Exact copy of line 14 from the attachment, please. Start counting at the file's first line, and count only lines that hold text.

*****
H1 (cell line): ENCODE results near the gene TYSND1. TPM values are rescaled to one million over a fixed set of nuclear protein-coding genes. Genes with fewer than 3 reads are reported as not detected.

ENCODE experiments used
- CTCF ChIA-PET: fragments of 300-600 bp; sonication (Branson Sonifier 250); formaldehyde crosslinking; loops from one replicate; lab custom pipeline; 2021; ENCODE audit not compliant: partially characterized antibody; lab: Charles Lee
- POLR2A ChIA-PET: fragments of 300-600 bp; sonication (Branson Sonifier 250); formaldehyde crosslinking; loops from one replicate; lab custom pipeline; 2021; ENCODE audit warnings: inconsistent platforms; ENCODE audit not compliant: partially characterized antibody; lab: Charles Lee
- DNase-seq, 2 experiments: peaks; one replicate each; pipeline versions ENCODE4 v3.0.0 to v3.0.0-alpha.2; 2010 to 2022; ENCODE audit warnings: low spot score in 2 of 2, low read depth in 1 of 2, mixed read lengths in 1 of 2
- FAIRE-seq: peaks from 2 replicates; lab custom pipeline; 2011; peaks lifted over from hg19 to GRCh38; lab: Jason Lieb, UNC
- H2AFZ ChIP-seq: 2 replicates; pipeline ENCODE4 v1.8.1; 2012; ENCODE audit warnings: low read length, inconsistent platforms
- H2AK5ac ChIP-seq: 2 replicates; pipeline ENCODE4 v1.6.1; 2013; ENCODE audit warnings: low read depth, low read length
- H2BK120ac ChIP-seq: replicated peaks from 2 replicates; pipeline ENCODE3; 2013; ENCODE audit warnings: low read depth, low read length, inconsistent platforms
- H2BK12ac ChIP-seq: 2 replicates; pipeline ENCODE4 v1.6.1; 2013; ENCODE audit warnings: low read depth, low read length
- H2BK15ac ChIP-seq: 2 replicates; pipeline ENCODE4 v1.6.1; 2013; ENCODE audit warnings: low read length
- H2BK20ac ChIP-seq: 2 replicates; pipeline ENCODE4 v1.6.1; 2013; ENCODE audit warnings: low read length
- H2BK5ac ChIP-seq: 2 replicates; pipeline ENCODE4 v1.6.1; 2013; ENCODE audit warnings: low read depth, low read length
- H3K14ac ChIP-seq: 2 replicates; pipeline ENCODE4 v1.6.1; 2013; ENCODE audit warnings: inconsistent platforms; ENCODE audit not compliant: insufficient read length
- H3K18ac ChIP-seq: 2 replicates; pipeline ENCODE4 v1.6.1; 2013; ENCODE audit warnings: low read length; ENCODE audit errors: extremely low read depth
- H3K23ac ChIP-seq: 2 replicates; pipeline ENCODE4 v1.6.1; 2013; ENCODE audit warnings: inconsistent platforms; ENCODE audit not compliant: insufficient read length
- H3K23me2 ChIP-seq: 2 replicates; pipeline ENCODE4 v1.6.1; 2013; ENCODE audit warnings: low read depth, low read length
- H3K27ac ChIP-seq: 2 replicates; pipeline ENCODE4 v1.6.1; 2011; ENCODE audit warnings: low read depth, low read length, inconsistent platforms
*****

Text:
- H3K14ac ChIP-seq: 2 replicates; pipeline ENCODE4 v1.6.1; 2013; ENCODE audit warnings: inconsistent platforms; ENCODE audit not compliant: insufficient read length